Table of Contents
- 1 What are Adenium Succulents?
- 2 Types of Adenium Succulents
- 3 FAQ
- 4 References
What are Adenium Succulents?
Adenium succulents are succulents and evergreen plants with a branching aerial section covered with lustrous, oval, bright green leaves.
The Adenium plant, best known as Desert Roses, belongs to a genus of flowering tropical plants from the Arabian Peninsula, but they are also found in Africa and Asia.
They are part of the dogbane family, Apocynaceae.
It contains over 150 species and is the only genus in the family to have both trees and shrubs as well as succulent plants.
The name Adenium is derived from the Arabic name Aden, named after the area where they were discovered.
It has been reported that this variety of plant was first cultivated by French botanist Charles Lemaire in Madagascar in 1883.
Some of the most popular Adenium species include Adenium arabicum, Adenium obesum, and Adenium somalense.
Adenium succulents are popular because they can survive in harsh conditions.
They grow well in dry and hot environments and need little water for their survival.
However, they can generally grow in a wide range of temperatures and different soil types too.
The plants are often found in Africa, Asia, and Australia. They have thick, fleshy stems that store water in a spongy tissue called a pith.
The leaves of succulents are usually thick and succulent with a waxy surface.
The flowers of Adenium varieties may be pink, white, or red, with darker outside edges.
The blooms alone, together with the shine of the leaves, make it a popular plant for ornamental purposes, especially for home decor.
It is a slow grower; on average, it takes over 3-5 years to grow to maturity.
However, Adenium blooms for a long time, from spring until the end of summer. Sometimes you see the blooms first, then the leaves.
For other types of succulents, read further:
Types of Adenium Succulents
Adenium obesum, the most common desert rose plant, is a toxic blooming shrub native to subtropical and tropical eastern Africa and the Arabian Peninsula.
Some of the more common names are Abi Star, Kudu, Fake Azalea, and, as mentioned previously, Desert Rose.
This desert rose is a succulent evergreen or drought-tolerant shrub with leaves that fall off during cold periods.
The blossoms are usually crimson or pink, with a faint tint going outward from the middle of the plant.
Adenium obesum produces seeds with two pappuses (i.e., there is a tuft of hair at each end of the seeds).
This is a warm-season ornamental plant that is often cultivated as a bonsai due to its small size.
It is best to frequently water the desert roses during the summer, especially if they are in full sun conditions.
When the temperature falls below 55 degrees Fahrenheit, watering should be drastically reduced.
Due to the less direct sunlight throughout the winter months, they must be kept indoors as container plants.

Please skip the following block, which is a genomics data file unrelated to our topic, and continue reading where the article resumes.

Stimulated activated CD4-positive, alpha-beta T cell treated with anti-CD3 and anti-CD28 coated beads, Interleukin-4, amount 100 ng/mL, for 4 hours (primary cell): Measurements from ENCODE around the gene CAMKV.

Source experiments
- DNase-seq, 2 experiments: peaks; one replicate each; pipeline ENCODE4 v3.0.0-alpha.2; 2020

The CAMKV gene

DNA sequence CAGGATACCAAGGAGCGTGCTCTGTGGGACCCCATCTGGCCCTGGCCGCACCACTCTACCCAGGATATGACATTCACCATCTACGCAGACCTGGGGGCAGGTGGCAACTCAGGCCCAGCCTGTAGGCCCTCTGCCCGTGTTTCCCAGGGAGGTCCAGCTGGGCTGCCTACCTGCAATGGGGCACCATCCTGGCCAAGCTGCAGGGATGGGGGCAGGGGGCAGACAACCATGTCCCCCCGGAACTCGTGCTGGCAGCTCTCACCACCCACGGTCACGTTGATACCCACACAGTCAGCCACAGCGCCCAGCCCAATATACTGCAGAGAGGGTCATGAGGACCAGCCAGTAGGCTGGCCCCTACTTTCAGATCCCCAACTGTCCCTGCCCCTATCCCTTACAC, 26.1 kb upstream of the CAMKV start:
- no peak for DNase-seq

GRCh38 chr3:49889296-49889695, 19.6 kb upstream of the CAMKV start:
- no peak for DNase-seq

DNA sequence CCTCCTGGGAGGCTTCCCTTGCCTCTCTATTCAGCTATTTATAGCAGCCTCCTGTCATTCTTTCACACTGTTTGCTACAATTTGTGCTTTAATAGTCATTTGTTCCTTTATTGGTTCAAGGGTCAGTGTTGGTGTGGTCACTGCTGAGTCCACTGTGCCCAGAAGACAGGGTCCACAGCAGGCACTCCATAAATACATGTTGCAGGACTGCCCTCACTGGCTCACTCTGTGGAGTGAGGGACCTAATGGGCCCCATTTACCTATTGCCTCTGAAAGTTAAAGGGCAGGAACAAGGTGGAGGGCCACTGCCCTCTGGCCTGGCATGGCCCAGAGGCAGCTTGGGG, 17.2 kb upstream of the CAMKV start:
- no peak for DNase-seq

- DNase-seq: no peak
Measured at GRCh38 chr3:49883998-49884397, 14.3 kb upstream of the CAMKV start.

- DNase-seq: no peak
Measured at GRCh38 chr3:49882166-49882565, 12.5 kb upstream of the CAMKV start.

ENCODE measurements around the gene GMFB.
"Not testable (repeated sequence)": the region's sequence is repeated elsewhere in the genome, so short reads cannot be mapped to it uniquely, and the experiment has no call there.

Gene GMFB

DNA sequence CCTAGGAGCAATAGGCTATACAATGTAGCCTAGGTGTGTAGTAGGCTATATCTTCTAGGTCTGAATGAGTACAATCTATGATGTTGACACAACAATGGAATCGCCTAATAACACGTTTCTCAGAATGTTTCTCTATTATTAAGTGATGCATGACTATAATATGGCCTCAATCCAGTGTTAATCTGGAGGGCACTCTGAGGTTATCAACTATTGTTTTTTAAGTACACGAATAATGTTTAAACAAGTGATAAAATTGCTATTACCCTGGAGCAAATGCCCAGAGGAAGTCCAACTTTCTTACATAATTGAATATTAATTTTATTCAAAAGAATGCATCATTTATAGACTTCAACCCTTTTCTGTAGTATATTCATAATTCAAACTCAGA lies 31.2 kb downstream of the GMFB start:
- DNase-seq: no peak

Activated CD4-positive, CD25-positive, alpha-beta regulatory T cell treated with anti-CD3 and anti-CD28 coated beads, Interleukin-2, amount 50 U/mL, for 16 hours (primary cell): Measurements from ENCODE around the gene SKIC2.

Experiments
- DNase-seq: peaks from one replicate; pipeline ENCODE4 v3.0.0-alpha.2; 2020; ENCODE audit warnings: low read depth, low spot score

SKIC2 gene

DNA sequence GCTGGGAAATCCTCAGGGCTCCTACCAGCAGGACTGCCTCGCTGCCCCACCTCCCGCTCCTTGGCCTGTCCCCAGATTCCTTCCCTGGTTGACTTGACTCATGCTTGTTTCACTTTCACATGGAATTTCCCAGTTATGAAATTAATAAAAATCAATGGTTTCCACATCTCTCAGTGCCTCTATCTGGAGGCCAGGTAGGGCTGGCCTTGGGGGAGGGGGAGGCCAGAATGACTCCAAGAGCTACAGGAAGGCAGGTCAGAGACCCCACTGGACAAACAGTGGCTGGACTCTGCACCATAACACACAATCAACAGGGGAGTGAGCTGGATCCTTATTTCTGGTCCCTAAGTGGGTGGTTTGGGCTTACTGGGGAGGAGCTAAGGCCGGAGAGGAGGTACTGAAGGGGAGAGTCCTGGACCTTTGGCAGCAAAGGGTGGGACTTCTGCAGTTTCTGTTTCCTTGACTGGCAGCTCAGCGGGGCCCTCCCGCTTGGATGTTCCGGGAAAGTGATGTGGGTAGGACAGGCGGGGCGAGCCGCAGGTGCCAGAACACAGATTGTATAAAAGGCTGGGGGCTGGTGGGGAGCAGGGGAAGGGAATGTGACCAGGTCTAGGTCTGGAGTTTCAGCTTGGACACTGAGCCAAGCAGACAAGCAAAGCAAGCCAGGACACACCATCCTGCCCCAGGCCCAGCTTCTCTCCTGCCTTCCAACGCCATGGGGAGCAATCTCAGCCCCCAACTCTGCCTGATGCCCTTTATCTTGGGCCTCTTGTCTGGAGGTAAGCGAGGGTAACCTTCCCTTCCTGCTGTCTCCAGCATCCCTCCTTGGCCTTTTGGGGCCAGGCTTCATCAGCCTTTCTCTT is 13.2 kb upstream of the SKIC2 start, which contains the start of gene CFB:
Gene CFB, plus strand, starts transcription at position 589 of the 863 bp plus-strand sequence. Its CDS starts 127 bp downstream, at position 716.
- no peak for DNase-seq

Adenium obesum should be planted in terra-cotta pots with drainage holes, which enable excess water to drain out quickly.
When repotting, use a cactus or succulent mix and avoid using a huge pot. The desert rose is often planted in pots to allow for simple transportation.
Desert roses may be cultivated in containers, gardens, and landscapes. Because it thrives in warm conditions, the Desert Rose is a common plant indoors in many parts of the United States (except USDA hardiness zones 11 and 12).
Summer is the best time to see the plants in full bloom, when their beautiful pink, rose, or red flowers, as well as their bright green foliage, burst into full color.
Several hybrids have been created. The “Adenium Hybrid” is a cross between Adenium obesum seeds and Adenium Arabicum seeds.
This hybrid, like the others, requires full sun exposure. This hybrid’s leaves will drop in the winter and reappear in the spring and summer.
The Hybrid Obesum, as a result of cross-pollination, has many additional hues, such as white, purple, and red.
Adenium multiflorum is a species of Adenium desert rose that is a succulent tree.
Some consider Adenium multiflorum to be a subspecies or variety of Adenium obesum.
It mainly grows in central and eastern South Africa and is considered one of the most beautiful desert roses.
It grows in arid forests and grasslands and may be deciduous or evergreen.
The height of Adenium multiflorum may vary from half a foot to 10 feet tall (half a meter and 3 meters).
Adenium multiflorum, often known as the Impala Lily, can endure protracted periods of drought as it grows well in full sun and well-drained potting soil.
It can thrive in USDA hardiness zones 10 and 11, and may be cultivated as a bonsai plant, which is what most gardeners have.
A typical five-petaled flower has red or pink petals, but they can also be white or bi-colored.